My right hon. Friend is exactly right. It is an issue that I will return to in a second, but before I do I want to make a point about friction. The presumption in all this is that we have a magical, frictionless system at the moment. Actually, we will have seen on our television screens that that is not true. This entire House will have watched Operation Stack in progress over various years. Operation Stack is what we do when one of the ports gets locked up for one reason or another—a strike in France or whatever. It has been operated 74 times in 20 years. In 2015, it took up 31 days of friction, and our businesses—the just-in-time businesses and the perishable goods businesses—all coped with it, so let us not frighten ourselves in doing this negotiation. Nobody wants it and nobody likes it, but they cope with it. My hon. Friend Charlie Elphicke pointed out that with World Trade Organisation facilitation, we will actually minimise the friction on trade through these ports, as was reinforced by my right hon. Friend John Redwood.
Secondly, while people understandably focus on some of the pressure points—most particularly Dover, which we heard about a second ago—they forget that there is strong competition between the ports on the North sea and the ports on the channel. Zeebrugge, Antwerp and Rotterdam all want to increase their throughput at the cost of the Calais-Dover crossing. They are already preparing for increases in throughput in their own areas when we are outside the EU and preparing for the increase in work—because there will be some increase in work—but again, as my right hon. Friend said, it will not happen at the border. It will happen before they get there or after they pass through it, so our so-called dependency on French ports will turn out to be illusory.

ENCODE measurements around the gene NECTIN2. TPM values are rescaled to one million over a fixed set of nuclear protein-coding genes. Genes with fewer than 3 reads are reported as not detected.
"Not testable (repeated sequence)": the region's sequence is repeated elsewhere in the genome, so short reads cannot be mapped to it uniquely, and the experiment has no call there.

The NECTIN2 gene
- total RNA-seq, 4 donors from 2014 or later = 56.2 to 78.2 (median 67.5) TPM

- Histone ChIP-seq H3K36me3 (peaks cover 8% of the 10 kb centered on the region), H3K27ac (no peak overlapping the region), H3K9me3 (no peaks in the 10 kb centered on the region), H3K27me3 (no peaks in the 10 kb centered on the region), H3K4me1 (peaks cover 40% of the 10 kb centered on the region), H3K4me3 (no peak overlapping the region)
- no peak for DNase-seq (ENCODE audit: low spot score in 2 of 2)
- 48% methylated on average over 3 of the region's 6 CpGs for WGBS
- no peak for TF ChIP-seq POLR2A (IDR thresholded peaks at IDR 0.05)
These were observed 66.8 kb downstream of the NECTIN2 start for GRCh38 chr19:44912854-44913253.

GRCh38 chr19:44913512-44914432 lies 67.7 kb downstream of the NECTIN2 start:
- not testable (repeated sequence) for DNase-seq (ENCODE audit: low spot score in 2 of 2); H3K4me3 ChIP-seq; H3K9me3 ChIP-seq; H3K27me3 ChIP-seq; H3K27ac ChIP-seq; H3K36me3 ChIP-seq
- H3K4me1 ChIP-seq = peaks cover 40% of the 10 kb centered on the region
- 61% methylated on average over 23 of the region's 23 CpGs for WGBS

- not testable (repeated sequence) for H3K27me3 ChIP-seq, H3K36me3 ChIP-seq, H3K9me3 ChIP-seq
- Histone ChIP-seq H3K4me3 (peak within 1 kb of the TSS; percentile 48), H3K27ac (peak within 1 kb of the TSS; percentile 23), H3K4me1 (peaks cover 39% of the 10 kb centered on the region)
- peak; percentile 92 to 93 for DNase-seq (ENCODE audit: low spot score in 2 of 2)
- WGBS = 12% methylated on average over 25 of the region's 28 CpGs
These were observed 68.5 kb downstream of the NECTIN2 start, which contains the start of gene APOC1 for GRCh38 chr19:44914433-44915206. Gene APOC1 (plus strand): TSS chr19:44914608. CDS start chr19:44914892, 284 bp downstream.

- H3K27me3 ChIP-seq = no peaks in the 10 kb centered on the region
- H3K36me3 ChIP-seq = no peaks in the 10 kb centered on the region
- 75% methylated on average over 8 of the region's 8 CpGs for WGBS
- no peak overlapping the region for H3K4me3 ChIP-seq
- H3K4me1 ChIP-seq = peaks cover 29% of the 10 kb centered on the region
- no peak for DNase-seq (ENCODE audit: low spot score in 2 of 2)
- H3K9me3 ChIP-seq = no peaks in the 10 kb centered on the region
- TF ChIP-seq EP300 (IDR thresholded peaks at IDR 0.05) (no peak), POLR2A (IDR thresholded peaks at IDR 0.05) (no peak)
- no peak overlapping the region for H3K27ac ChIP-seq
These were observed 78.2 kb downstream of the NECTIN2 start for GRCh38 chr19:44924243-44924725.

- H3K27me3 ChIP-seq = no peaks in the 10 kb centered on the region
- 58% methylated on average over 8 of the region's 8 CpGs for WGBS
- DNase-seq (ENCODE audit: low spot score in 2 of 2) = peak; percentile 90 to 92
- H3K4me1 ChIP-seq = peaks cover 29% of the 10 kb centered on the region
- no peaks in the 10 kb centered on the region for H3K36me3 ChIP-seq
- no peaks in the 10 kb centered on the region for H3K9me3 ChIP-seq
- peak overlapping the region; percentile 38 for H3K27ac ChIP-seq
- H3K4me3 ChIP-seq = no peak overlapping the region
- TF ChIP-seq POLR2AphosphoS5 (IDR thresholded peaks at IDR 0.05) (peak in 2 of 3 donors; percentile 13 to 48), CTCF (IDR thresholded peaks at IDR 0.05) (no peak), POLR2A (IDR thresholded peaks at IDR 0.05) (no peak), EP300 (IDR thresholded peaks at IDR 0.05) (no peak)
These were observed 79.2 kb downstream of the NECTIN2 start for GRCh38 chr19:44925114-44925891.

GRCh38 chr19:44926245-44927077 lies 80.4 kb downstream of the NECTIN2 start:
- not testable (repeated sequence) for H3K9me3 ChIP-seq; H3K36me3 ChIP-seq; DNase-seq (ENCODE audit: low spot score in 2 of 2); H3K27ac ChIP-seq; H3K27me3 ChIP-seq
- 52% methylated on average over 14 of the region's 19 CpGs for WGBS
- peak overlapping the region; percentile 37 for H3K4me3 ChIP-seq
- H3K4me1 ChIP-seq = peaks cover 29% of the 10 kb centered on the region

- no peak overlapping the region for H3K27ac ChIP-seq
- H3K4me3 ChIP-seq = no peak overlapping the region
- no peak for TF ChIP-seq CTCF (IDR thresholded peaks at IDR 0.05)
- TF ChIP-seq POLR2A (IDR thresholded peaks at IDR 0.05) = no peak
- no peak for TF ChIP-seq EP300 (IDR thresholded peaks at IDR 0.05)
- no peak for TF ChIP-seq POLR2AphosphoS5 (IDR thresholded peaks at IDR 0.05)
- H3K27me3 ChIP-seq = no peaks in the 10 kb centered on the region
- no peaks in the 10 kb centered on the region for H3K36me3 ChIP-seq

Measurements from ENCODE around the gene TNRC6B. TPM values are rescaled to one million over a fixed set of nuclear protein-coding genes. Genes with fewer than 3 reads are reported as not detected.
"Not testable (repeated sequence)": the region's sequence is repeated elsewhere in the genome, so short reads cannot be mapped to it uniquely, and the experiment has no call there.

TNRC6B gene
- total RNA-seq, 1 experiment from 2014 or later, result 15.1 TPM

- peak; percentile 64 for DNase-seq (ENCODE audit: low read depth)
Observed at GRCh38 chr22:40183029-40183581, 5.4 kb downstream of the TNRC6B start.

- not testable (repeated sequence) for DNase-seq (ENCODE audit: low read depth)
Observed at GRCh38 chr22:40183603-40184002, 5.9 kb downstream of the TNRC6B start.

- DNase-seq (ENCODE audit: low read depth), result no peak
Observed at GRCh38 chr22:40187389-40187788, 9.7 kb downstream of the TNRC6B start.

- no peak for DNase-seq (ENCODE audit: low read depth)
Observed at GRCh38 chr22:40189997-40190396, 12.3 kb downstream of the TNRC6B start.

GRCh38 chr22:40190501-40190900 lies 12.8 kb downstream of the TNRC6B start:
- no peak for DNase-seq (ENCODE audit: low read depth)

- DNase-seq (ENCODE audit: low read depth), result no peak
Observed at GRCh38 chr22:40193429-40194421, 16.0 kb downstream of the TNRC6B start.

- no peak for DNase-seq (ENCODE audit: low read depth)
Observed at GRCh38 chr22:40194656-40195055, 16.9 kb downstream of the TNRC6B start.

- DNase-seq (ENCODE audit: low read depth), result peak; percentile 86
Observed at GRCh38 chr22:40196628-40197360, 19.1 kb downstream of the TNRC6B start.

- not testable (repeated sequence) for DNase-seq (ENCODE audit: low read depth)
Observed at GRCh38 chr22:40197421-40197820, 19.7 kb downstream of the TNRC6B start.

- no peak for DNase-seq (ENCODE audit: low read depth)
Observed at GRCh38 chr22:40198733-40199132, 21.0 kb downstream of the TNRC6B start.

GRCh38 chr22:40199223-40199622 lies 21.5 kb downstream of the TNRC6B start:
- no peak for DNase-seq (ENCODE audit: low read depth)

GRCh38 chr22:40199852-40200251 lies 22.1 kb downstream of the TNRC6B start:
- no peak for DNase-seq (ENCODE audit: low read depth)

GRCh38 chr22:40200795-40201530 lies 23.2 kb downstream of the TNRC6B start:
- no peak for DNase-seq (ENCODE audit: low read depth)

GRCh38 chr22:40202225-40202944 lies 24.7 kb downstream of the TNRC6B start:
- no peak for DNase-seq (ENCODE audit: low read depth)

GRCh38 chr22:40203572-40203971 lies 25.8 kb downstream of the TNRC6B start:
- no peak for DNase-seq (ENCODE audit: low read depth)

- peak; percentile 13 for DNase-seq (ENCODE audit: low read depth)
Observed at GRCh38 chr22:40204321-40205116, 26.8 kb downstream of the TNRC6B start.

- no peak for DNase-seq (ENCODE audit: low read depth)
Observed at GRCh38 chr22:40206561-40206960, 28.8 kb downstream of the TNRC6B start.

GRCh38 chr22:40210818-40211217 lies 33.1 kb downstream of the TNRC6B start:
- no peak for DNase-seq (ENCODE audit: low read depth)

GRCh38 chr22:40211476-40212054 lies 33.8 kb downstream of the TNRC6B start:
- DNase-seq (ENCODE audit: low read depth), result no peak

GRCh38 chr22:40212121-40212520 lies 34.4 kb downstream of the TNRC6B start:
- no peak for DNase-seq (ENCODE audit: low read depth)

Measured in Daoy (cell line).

Thirdly, in support of the arguments that any friction at the border is unacceptable we hear lots of talk about supply chains. We had it from my right hon. Friend the Member for Broxtowe who proposed this new clause. The simple truth is that this ignores the fact, as my hon. Friend Sir Bernard Jenkin pointed out, that lots of international supply chain operations operate across borders where there are customs, tariff and currency arrangements. I happen to know one of them very well, because I operated a business across just such a border myself—between Canada and the USA. [Hon. Members: “Thirty years ago.”] I went back last year.